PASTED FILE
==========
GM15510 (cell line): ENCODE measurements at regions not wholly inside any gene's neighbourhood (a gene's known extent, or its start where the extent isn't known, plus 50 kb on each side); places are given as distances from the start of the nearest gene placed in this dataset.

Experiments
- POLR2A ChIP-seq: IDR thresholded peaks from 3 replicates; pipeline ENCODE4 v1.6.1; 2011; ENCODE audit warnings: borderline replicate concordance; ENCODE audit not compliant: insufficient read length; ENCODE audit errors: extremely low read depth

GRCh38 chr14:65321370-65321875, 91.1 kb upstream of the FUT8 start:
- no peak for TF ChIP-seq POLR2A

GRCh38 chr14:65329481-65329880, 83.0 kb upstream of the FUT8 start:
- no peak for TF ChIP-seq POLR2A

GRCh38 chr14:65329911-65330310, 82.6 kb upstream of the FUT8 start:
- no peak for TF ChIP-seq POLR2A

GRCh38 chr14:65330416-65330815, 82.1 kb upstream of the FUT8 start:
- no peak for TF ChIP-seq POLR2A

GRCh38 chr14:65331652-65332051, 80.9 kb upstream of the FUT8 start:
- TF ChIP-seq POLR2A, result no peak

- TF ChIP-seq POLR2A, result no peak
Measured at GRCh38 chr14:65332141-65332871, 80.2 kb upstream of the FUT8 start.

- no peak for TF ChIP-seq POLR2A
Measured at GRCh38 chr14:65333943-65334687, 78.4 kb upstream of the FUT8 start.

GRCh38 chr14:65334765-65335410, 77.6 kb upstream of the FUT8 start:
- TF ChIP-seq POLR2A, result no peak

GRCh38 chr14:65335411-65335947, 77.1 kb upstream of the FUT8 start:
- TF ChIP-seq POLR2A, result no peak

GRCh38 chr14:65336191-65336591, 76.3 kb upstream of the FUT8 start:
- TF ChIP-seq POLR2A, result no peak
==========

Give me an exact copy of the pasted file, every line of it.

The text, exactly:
GM15510 (cell line): ENCODE measurements at regions not wholly inside any gene's neighbourhood (a gene's known extent, or its start where the extent isn't known, plus 50 kb on each side); places are given as distances from the start of the nearest gene placed in this dataset.

Experiments
- POLR2A ChIP-seq: IDR thresholded peaks from 3 replicates; pipeline ENCODE4 v1.6.1; 2011; ENCODE audit warnings: borderline replicate concordance; ENCODE audit not compliant: insufficient read length; ENCODE audit errors: extremely low read depth

GRCh38 chr14:65321370-65321875, 91.1 kb upstream of the FUT8 start:
- no peak for TF ChIP-seq POLR2A

GRCh38 chr14:65329481-65329880, 83.0 kb upstream of the FUT8 start:
- no peak for TF ChIP-seq POLR2A

GRCh38 chr14:65329911-65330310, 82.6 kb upstream of the FUT8 start:
- no peak for TF ChIP-seq POLR2A

GRCh38 chr14:65330416-65330815, 82.1 kb upstream of the FUT8 start:
- no peak for TF ChIP-seq POLR2A

GRCh38 chr14:65331652-65332051, 80.9 kb upstream of the FUT8 start:
- TF ChIP-seq POLR2A, result no peak

- TF ChIP-seq POLR2A, result no peak
Measured at GRCh38 chr14:65332141-65332871, 80.2 kb upstream of the FUT8 start.

- no peak for TF ChIP-seq POLR2A
Measured at GRCh38 chr14:65333943-65334687, 78.4 kb upstream of the FUT8 start.

GRCh38 chr14:65334765-65335410, 77.6 kb upstream of the FUT8 start:
- TF ChIP-seq POLR2A, result no peak

GRCh38 chr14:65335411-65335947, 77.1 kb upstream of the FUT8 start:
- TF ChIP-seq POLR2A, result no peak

GRCh38 chr14:65336191-65336591, 76.3 kb upstream of the FUT8 start:
- TF ChIP-seq POLR2A, result no peak